The Willis Towers Watson Global Workforce Study found that less than half (45 percent) of U.S. employees have trust and confidence in the job being done by their organization’s top leaders. That’s down from 55 percent who responded similarly in 2014. Just under half (47 percent) believe leaders have a sincere interest in employee well-being, while barely four in 10 (41 percent) think their organization is doing a good job of developing future leaders.
“With today’s dynamic business environment and the changing nature of the new world of work, the need for strong, effective corporate leaders is at an all-time high,” said Laura Sejen, managing director, Human Capital and Benefits, Willis Towers Watson.
“The fact that a significant percentage of workers don’t believe their leaders are as effective as they can be is worrisome, given that strong leadership is a key driver of employee engagement.”
Employees view immediate managers more favorably. More than eight in 10 (81 percent) say their managers treat them with respect, while 75 percent say managers assign them tasks that are suited to their skills and abilities. A solid majority (60 percent) believe their managers communicate goals and assignments clearly.
The research, however, shows that immediate managers have much room for improvement. Barely half of employees (56 percent) say their managers make fair decisions about how performance is linked to pay, while half (50 percent) believe managers have enough time to handle the people aspects of the job. One of the key leadership tasks requiring strong people skills is performance management. Yet over 80 percent of managers spend less than six hours per employee per year on this task. If managers devoted more time to performance management processes, they might improve their ability to coach their teams. The research indicates poor scores in this area, with only four in 10 employees saying their managers coach them to improve their performance.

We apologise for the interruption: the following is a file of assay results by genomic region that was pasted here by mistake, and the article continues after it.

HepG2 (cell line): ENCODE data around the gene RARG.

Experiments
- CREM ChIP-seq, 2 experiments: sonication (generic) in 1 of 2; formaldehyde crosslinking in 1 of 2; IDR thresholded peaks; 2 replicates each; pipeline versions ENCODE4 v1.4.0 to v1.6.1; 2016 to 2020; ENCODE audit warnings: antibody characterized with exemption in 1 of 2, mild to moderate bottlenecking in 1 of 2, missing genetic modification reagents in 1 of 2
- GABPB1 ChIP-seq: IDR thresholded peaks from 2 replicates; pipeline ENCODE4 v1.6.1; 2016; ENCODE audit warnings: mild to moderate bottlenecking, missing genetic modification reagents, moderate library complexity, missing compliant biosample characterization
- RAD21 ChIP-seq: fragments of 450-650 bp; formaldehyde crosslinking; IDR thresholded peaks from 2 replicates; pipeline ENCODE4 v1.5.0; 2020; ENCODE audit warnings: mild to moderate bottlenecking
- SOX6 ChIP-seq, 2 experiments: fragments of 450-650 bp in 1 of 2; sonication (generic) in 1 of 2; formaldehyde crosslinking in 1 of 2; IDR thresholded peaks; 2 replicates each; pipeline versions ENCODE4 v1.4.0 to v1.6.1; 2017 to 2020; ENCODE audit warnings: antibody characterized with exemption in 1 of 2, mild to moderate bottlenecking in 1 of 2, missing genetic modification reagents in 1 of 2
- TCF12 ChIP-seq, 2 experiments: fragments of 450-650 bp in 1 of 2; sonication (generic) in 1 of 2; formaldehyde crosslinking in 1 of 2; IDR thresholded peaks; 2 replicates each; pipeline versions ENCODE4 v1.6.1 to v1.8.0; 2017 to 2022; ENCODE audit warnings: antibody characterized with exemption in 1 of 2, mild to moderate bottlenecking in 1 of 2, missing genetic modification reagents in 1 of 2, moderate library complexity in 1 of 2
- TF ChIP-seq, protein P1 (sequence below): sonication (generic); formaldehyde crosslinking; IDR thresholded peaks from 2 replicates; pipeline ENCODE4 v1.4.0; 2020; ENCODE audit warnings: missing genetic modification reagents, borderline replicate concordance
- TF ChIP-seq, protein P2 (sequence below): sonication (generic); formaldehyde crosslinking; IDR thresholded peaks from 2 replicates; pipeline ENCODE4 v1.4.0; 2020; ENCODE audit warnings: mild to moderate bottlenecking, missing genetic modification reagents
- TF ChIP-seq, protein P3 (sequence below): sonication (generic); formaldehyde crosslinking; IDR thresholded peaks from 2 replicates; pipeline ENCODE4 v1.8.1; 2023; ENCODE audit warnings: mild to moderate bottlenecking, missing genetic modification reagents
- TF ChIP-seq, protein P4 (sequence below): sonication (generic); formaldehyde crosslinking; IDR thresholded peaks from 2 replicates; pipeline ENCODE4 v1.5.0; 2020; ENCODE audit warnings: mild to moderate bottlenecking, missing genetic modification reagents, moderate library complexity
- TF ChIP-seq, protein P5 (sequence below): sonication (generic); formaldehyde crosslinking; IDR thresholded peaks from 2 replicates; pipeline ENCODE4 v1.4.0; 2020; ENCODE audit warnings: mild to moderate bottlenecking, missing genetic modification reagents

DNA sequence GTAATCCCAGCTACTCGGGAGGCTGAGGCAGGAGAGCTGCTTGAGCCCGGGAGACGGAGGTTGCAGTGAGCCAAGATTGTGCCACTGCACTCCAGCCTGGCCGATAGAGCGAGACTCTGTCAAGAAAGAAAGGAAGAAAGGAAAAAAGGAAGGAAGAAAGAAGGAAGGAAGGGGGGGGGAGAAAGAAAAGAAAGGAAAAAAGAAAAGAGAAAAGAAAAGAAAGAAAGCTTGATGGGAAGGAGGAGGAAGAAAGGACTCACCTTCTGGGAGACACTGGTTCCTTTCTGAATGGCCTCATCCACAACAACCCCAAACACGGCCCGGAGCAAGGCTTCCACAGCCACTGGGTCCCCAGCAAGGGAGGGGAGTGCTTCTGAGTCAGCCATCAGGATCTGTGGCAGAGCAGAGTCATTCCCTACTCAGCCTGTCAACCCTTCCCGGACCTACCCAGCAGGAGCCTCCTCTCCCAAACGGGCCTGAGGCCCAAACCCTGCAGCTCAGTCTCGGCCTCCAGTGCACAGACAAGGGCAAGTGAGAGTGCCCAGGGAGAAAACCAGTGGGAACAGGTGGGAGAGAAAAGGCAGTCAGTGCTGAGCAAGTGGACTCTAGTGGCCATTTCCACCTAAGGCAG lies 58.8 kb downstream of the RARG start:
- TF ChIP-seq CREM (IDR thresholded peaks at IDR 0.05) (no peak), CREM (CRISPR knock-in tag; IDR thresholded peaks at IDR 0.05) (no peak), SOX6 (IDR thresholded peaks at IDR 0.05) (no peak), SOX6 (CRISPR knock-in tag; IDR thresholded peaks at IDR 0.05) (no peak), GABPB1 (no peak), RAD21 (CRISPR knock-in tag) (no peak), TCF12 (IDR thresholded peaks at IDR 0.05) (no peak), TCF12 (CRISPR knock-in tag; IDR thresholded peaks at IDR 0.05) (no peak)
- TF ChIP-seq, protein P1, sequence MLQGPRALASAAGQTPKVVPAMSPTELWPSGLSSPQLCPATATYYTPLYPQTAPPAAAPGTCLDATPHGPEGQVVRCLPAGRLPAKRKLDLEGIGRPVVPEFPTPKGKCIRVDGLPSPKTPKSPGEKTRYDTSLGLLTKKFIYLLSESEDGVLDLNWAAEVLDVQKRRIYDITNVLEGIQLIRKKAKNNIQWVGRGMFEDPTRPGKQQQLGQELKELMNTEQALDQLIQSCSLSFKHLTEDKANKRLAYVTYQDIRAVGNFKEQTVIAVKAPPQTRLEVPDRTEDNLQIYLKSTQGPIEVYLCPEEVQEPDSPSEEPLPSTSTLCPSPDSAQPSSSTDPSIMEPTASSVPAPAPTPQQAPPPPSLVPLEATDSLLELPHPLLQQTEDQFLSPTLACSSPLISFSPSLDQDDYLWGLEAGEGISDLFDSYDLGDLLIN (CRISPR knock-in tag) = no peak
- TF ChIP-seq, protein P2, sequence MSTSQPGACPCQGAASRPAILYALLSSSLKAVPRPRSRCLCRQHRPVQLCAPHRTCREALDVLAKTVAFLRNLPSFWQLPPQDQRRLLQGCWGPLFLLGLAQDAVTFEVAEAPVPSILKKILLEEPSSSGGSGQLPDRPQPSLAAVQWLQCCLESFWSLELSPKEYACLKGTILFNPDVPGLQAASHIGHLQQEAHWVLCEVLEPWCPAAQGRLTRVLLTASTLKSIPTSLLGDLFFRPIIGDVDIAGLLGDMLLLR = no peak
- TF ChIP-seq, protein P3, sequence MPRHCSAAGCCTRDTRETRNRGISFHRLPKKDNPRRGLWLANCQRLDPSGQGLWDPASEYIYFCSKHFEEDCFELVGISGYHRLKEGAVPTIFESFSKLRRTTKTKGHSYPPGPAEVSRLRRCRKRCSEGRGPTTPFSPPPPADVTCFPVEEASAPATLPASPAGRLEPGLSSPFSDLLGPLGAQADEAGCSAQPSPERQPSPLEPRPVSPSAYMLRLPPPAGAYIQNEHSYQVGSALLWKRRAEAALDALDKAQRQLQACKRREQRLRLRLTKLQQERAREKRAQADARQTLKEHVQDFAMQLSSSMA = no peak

“Given the increasingly important role that managers and supervisors are playing in defining the work to be done, motivating workers and ensuring a sufficient talent pipeline, many organizations are taking a keen interest in how manager behavior affects engagement and how managers can build more engaged teams,” said Patrick Kulesa, director of employee research, at Willis Towers Watson.
Employers enhancing leadership development initiatives. The Willis Towers Watson 2016 Global Talent Management and Rewards Study, which surveyed more than 2,000 companies globally, including 441 from the U.S., found that U.S. employers are taking steps to enhance their leadership development programs, but there is also room for improvement. Six in 10 employers agree they develop leaders who will be able to meet changing business needs, while more than half (55 percent) report they make effective use of a leadership competency model. Just over half (53 percent) currently use leadership development technology, while another third (31 percent) plan to add this technology within the next two years.
“As digital disruption, demographic changes and the accelerated pace of innovation transform how work gets done, organizations are rapidly reexamining what they expect of their leaders and what steps are needed to improve their leadership skills.
Employees with effective leaders and managers are much more likely to be highly engaged, which is linked to improved business performance,” said Sejen.
Source: Willis Towers Watson.